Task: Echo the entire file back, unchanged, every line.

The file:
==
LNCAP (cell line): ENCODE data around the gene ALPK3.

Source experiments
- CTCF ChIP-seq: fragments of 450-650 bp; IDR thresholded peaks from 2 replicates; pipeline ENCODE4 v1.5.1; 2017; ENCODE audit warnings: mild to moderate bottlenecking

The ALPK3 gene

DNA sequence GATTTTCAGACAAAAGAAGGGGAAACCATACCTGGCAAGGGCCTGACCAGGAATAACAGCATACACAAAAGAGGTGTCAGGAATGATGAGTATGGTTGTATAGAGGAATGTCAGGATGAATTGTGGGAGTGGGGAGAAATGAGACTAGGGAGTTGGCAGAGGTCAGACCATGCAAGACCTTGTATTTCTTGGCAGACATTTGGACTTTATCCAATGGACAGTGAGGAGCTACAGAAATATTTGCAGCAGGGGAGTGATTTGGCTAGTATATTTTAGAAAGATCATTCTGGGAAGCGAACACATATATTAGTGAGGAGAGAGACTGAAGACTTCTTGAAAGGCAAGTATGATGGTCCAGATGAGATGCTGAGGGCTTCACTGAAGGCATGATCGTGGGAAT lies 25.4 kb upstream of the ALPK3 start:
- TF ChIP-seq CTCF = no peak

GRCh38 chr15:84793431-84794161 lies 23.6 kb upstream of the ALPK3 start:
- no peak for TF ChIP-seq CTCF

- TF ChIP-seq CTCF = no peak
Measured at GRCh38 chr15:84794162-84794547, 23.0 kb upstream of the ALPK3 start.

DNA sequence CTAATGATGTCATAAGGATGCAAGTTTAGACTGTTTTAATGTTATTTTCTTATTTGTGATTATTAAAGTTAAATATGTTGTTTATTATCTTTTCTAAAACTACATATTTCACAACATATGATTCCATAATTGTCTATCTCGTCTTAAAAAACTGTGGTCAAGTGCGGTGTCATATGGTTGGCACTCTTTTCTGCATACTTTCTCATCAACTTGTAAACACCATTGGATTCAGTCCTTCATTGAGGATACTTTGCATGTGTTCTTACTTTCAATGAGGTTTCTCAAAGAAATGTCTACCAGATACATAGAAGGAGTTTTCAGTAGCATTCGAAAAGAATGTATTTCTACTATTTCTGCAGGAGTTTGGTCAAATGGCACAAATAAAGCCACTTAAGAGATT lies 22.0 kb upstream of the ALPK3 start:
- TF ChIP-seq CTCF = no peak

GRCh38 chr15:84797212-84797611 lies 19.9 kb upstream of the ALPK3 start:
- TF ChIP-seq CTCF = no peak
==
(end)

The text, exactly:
LNCAP (cell line): ENCODE data around the gene ALPK3.

Source experiments
- CTCF ChIP-seq: fragments of 450-650 bp; IDR thresholded peaks from 2 replicates; pipeline ENCODE4 v1.5.1; 2017; ENCODE audit warnings: mild to moderate bottlenecking

The ALPK3 gene

DNA sequence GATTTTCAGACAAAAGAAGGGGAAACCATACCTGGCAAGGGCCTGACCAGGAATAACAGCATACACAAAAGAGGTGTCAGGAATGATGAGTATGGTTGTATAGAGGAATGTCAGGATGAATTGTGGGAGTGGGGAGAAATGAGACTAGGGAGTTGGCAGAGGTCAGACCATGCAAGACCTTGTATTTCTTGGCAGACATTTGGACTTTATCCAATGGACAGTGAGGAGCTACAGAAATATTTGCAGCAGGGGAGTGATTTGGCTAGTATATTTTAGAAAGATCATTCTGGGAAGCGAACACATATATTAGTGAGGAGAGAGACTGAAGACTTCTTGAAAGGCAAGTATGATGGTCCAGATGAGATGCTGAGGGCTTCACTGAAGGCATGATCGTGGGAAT lies 25.4 kb upstream of the ALPK3 start:
- TF ChIP-seq CTCF = no peak

GRCh38 chr15:84793431-84794161 lies 23.6 kb upstream of the ALPK3 start:
- no peak for TF ChIP-seq CTCF

- TF ChIP-seq CTCF = no peak
Measured at GRCh38 chr15:84794162-84794547, 23.0 kb upstream of the ALPK3 start.

DNA sequence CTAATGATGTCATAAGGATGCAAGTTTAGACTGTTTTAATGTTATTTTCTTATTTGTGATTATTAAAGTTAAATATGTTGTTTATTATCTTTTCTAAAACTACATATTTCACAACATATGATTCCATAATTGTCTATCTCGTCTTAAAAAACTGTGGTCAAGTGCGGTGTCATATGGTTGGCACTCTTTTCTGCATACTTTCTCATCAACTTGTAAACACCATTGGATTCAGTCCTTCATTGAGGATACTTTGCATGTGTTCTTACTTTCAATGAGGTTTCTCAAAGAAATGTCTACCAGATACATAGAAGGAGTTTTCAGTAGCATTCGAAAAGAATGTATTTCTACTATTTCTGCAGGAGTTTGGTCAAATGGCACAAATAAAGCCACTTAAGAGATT lies 22.0 kb upstream of the ALPK3 start:
- TF ChIP-seq CTCF = no peak

GRCh38 chr15:84797212-84797611 lies 19.9 kb upstream of the ALPK3 start:
- TF ChIP-seq CTCF = no peak